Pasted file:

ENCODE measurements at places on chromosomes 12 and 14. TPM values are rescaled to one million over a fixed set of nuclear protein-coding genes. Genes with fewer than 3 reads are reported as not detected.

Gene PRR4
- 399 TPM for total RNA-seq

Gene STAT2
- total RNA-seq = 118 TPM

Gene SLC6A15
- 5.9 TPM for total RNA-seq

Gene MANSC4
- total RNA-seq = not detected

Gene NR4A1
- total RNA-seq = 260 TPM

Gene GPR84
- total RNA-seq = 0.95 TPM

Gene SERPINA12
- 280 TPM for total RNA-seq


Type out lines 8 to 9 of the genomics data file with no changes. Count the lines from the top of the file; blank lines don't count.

Gene MANSC4
- total RNA-seq = not detected